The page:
“There sure is not a culture fit. Cause the lifestyles which they live I can't relate to, at all, you know what I mean? There's no way I could relate to that. I come from a harder background, I never really had much. As a kid, my mom never gave me more than $20, ever. I never had the feeling of an allowance. So the things they talk about sometimes, I'm like that's cool, but I can't really relate. So it's easy to jump into a conversation where you can relate, but if you can't relate how are you going to jump into the conversation? “

    “I wouldn't stay here for long, though. I want to be able to focus on the things that I want to do. I want to focus more on what SOW's doing, and what we've been talking about the whole time. I want to focus more on building a community for people of color. So, that's not really possible in a space like this, 'cause it's like, client-based. And a lot of those clients are companies that are predominantly white.

    So, while this work is still important, and it's cool to do, and it's nice to see ... 'cause who knows. I might end up collaborating with, or encouraging these companies to do something different, like SOW's doing, that's not ... my voice and the work that I want to do is not for them. So I don't want to do work for them.”

    Mateo: “It’s cool to see that you don’t have to change”

    Sean: “There sure is not a culture fit.”

    Eve: “My voice and the work I want to do is not for them.”

    Mateo was a 18 year old from the Bronx and identified as a Dominican-American man. Having graduated high school in the Spring prior to fellowship, he described himself as a “sneakerhead”, with interests in graphic design, social media marketing, and business. He’d enrolled in community college to study industrial design starting in the Fall following the fellowship. Through SOW, he was placed at a small design firm, Relative Abundance, that focused on creative design projects for both big brands as well as community-based initiatives.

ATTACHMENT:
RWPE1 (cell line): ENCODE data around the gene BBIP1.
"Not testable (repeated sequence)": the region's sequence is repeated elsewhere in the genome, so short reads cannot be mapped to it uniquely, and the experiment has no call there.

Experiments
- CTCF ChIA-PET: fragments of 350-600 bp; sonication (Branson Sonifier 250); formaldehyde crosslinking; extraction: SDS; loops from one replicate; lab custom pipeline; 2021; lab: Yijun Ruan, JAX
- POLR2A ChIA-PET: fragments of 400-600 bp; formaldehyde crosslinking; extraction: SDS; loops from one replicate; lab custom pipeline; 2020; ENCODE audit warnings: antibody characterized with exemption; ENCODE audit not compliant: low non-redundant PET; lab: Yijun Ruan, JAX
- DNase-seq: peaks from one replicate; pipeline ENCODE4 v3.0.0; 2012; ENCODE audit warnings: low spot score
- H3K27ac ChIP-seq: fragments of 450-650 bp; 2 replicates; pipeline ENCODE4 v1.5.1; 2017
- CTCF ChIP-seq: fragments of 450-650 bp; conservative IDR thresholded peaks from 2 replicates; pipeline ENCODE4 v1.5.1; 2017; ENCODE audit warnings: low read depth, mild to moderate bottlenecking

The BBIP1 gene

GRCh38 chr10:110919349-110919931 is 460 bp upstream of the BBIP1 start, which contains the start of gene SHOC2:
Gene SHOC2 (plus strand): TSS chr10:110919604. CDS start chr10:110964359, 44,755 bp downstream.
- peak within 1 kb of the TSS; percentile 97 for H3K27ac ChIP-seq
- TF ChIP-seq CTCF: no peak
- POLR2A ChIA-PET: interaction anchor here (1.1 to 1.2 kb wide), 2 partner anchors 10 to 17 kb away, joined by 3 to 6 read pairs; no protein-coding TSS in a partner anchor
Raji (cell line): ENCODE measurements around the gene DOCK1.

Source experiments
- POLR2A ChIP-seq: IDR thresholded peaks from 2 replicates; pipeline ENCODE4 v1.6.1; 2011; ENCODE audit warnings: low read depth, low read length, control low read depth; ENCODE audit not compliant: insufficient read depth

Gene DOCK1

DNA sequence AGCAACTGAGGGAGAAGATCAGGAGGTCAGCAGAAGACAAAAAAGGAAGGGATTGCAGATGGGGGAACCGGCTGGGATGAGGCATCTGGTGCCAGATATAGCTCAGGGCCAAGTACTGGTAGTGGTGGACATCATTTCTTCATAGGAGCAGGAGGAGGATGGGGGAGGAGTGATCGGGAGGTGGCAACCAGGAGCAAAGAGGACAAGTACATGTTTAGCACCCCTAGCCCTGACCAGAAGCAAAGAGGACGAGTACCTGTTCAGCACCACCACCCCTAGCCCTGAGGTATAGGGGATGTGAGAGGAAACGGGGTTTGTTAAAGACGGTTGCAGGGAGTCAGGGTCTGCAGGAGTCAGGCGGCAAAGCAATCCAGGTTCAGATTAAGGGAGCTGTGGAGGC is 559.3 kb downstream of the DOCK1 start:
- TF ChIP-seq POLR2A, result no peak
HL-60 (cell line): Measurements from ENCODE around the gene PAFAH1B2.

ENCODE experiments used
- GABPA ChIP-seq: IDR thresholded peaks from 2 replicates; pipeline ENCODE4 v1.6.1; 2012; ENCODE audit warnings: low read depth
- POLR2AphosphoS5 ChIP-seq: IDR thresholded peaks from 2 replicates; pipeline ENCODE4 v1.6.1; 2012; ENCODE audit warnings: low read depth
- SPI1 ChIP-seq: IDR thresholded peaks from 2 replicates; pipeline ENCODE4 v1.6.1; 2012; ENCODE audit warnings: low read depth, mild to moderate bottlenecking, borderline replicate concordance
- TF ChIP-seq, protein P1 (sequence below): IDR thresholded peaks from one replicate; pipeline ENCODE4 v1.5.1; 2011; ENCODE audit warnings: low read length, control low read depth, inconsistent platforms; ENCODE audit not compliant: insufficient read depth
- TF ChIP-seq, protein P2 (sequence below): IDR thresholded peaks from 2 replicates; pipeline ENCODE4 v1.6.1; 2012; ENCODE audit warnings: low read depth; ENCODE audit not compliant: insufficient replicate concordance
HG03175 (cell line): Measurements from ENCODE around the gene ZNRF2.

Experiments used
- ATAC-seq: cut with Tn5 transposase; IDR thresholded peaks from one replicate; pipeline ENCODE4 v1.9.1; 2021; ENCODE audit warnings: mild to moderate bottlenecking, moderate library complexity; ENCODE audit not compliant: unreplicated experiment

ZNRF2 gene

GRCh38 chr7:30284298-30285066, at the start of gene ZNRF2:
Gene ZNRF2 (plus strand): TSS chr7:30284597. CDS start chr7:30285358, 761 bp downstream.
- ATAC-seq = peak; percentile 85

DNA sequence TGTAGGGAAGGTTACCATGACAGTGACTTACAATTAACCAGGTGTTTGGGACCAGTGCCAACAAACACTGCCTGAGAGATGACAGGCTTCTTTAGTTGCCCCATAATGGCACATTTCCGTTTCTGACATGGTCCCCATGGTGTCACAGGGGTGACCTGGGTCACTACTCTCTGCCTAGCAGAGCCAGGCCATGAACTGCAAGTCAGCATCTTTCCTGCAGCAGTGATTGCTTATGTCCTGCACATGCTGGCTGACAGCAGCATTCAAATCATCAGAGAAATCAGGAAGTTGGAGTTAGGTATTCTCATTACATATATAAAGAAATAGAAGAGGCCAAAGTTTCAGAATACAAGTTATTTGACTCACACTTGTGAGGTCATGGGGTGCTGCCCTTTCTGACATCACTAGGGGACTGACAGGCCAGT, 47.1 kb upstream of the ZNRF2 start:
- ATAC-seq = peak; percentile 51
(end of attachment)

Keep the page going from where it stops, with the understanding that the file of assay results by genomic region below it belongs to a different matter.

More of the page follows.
Confirmatory Conclusion: Workplace strengths, in this case racially diverse organizational leadership, can contribute to positive outcomes for youth of color, in this case, shifted conceptions regarding ethnic diversity and professional success.

    Confirmatory Conclusion: Workplace limitations, in this case socio-economically homogeneous staff can contribute to negative outcomes for youth of color, in this case, challenges in forming positive relationships during an early work experience.

    Eve was a 19 year old from Brooklyn and identified as an African-American and Dominican-American woman. At the time of the fellowship, she had just completed her sophomore year at a well known design college where she majored in digital media studies. She had a background in a range of artistic forms like drawing, music production and painting, and talked about her current interests as being in digital strategy in branding and marketing. Her placement was at a design consultancy and branding agency called Signal that focused on serving high profile corporate clients.

    Sean was a 20 year old from the Bronx, and identified as a Liberian and Panamanian- American man. At the time of the pilot, he had taken a hiatus from his undergraduate studies. His interests included music, media production, writing and poetry. Sean work placement site was at Free Records, a hip hop and electronic music record label.

    Unanticipated Conclusion: Workplace limitations, in this case a perceived lack of equity orientation in the company’s business model, can contribute to positive outcomes, in this case productive specification of future professional goals and aspirations. Data suggest that this outcome is contingent on a young person having sufficient sense-making supports.

    Unanticipated Results – Relative “lack of safety” can be leveraged for productive future goal setting for youth


    • “Safety” of early workplace settings for youth of color is relational and contextual, rather than objective.

    • Characteristics that might qualify a workplace setting as in some ways “unsafe” can be leveraged towards productive learning outcomes if additional sense- making supports are provided.

    • ”Vetting” of workplace learning sites has limits when done in isolation of understanding the context in which non-dominant youth will take up an opportunity.

    • ”Safety” of an early workplace setting is especially important to consider if youth of color will not be receiving external sense- making support after the opportunity is brokered.

    Right: Rubric of organizational characteristics used by Scope of Work to “vet” potential internship placement sites.

    Theoretical model of brokering future learning opportunities, co-developed through a participatory knowledge building process between researchers and practitioners connected to the Hive NYC Learning Network